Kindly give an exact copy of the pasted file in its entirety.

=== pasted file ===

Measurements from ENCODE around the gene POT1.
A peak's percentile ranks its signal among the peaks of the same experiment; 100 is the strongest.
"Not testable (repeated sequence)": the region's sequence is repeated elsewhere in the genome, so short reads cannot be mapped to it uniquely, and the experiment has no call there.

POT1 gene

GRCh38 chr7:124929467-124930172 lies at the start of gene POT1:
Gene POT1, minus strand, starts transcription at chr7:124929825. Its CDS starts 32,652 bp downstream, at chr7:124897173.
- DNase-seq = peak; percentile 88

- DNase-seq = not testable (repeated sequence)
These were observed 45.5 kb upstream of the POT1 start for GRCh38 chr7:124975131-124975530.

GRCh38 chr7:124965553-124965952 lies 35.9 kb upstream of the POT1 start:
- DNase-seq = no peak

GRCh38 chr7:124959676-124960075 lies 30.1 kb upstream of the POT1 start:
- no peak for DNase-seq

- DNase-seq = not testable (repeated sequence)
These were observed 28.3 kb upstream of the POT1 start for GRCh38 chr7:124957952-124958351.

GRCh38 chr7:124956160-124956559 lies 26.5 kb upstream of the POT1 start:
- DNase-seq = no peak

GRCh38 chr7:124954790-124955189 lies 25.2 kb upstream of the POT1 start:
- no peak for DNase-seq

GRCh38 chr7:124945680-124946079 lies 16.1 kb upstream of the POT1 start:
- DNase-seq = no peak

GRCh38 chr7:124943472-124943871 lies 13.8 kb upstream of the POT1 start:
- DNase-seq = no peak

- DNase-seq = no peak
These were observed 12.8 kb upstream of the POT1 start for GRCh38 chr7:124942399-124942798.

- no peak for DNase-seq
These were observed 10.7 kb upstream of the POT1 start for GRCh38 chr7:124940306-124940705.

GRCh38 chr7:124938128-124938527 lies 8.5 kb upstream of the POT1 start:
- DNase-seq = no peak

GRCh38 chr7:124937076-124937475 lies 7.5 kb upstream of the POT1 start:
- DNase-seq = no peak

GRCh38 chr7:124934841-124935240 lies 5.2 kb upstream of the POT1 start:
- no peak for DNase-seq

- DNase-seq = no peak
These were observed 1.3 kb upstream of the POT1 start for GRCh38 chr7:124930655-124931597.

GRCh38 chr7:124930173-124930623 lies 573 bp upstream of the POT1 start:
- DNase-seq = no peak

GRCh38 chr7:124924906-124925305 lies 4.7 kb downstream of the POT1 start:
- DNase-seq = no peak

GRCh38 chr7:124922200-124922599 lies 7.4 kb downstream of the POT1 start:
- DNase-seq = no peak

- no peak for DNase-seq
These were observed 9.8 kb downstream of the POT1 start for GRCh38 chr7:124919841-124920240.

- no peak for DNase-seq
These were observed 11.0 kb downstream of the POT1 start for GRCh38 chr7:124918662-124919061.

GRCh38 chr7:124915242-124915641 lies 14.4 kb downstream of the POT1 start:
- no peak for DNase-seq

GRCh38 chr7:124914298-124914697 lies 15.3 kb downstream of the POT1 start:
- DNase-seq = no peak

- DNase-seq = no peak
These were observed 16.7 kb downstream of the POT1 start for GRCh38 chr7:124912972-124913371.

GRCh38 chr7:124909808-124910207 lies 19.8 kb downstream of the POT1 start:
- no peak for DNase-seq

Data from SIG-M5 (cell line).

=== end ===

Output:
Measurements from ENCODE around the gene POT1.
A peak's percentile ranks its signal among the peaks of the same experiment; 100 is the strongest.
"Not testable (repeated sequence)": the region's sequence is repeated elsewhere in the genome, so short reads cannot be mapped to it uniquely, and the experiment has no call there.

POT1 gene

GRCh38 chr7:124929467-124930172 lies at the start of gene POT1:
Gene POT1, minus strand, starts transcription at chr7:124929825. Its CDS starts 32,652 bp downstream, at chr7:124897173.
- DNase-seq = peak; percentile 88

- DNase-seq = not testable (repeated sequence)
These were observed 45.5 kb upstream of the POT1 start for GRCh38 chr7:124975131-124975530.

GRCh38 chr7:124965553-124965952 lies 35.9 kb upstream of the POT1 start:
- DNase-seq = no peak

GRCh38 chr7:124959676-124960075 lies 30.1 kb upstream of the POT1 start:
- no peak for DNase-seq

- DNase-seq = not testable (repeated sequence)
These were observed 28.3 kb upstream of the POT1 start for GRCh38 chr7:124957952-124958351.

GRCh38 chr7:124956160-124956559 lies 26.5 kb upstream of the POT1 start:
- DNase-seq = no peak

GRCh38 chr7:124954790-124955189 lies 25.2 kb upstream of the POT1 start:
- no peak for DNase-seq

GRCh38 chr7:124945680-124946079 lies 16.1 kb upstream of the POT1 start:
- DNase-seq = no peak

GRCh38 chr7:124943472-124943871 lies 13.8 kb upstream of the POT1 start:
- DNase-seq = no peak

- DNase-seq = no peak
These were observed 12.8 kb upstream of the POT1 start for GRCh38 chr7:124942399-124942798.

- no peak for DNase-seq
These were observed 10.7 kb upstream of the POT1 start for GRCh38 chr7:124940306-124940705.

GRCh38 chr7:124938128-124938527 lies 8.5 kb upstream of the POT1 start:
- DNase-seq = no peak

GRCh38 chr7:124937076-124937475 lies 7.5 kb upstream of the POT1 start:
- DNase-seq = no peak

GRCh38 chr7:124934841-124935240 lies 5.2 kb upstream of the POT1 start:
- no peak for DNase-seq

- DNase-seq = no peak
These were observed 1.3 kb upstream of the POT1 start for GRCh38 chr7:124930655-124931597.

GRCh38 chr7:124930173-124930623 lies 573 bp upstream of the POT1 start:
- DNase-seq = no peak

GRCh38 chr7:124924906-124925305 lies 4.7 kb downstream of the POT1 start:
- DNase-seq = no peak

GRCh38 chr7:124922200-124922599 lies 7.4 kb downstream of the POT1 start:
- DNase-seq = no peak

- no peak for DNase-seq
These were observed 9.8 kb downstream of the POT1 start for GRCh38 chr7:124919841-124920240.

- no peak for DNase-seq
These were observed 11.0 kb downstream of the POT1 start for GRCh38 chr7:124918662-124919061.

GRCh38 chr7:124915242-124915641 lies 14.4 kb downstream of the POT1 start:
- no peak for DNase-seq

GRCh38 chr7:124914298-124914697 lies 15.3 kb downstream of the POT1 start:
- DNase-seq = no peak

- DNase-seq = no peak
These were observed 16.7 kb downstream of the POT1 start for GRCh38 chr7:124912972-124913371.

GRCh38 chr7:124909808-124910207 lies 19.8 kb downstream of the POT1 start:
- no peak for DNase-seq

Data from SIG-M5 (cell line).